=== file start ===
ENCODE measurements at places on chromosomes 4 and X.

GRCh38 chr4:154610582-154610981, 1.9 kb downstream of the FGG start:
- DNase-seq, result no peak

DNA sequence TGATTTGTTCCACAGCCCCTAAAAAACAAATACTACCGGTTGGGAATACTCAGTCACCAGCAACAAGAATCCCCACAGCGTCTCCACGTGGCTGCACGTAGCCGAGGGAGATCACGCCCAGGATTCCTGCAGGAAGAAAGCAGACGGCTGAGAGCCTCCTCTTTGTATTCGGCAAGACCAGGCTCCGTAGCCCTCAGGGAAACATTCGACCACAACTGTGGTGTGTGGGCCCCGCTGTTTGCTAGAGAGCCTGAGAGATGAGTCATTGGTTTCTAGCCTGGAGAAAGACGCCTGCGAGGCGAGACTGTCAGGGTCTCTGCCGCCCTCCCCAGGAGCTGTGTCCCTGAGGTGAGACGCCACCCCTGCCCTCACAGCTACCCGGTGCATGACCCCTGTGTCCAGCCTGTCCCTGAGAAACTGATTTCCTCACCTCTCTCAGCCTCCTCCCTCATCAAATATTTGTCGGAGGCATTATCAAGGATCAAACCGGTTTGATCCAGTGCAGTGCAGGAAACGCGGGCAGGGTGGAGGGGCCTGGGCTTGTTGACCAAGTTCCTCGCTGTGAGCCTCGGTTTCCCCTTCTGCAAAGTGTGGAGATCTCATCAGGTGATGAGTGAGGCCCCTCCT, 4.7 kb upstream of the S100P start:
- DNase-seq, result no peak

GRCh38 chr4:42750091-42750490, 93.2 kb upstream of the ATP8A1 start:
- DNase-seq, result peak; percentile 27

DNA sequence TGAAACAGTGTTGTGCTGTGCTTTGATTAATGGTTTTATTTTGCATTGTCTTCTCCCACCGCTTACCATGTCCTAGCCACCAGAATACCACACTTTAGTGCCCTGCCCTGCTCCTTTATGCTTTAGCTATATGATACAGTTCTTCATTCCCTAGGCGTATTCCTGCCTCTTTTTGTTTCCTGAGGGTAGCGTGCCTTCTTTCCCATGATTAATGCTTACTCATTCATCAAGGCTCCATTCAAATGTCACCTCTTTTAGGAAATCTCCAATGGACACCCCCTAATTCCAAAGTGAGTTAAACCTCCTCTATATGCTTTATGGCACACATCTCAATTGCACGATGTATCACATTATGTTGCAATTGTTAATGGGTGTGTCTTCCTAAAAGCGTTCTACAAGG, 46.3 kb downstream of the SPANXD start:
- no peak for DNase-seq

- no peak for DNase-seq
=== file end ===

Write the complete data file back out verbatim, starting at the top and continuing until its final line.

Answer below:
ENCODE measurements at places on chromosomes 4 and X.

GRCh38 chr4:154610582-154610981, 1.9 kb downstream of the FGG start:
- DNase-seq, result no peak

DNA sequence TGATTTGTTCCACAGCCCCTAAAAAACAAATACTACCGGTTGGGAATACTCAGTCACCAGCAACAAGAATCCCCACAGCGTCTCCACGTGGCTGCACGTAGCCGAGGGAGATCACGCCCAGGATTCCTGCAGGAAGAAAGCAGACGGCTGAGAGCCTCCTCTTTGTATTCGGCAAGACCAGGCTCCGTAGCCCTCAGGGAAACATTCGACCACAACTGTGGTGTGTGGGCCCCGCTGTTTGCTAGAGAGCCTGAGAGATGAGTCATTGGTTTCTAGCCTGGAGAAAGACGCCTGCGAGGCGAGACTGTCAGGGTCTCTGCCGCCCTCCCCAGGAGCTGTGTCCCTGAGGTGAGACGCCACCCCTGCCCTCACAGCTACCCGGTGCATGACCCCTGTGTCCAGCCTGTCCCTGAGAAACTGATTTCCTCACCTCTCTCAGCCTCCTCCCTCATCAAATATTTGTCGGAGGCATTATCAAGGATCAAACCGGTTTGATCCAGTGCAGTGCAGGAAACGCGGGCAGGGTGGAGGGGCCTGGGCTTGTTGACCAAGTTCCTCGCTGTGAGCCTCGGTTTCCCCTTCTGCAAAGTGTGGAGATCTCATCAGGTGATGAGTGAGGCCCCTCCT, 4.7 kb upstream of the S100P start:
- DNase-seq, result no peak

GRCh38 chr4:42750091-42750490, 93.2 kb upstream of the ATP8A1 start:
- DNase-seq, result peak; percentile 27

DNA sequence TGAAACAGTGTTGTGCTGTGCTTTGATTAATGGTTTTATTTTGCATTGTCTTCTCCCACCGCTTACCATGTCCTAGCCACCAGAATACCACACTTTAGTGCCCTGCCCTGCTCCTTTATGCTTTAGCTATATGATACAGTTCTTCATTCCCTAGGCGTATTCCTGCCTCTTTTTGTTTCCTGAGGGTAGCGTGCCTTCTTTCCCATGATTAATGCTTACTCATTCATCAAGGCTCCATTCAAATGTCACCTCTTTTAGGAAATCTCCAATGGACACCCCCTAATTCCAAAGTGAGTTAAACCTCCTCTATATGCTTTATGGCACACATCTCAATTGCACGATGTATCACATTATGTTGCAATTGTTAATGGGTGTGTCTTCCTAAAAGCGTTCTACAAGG, 46.3 kb downstream of the SPANXD start:
- no peak for DNase-seq

- no peak for DNase-seq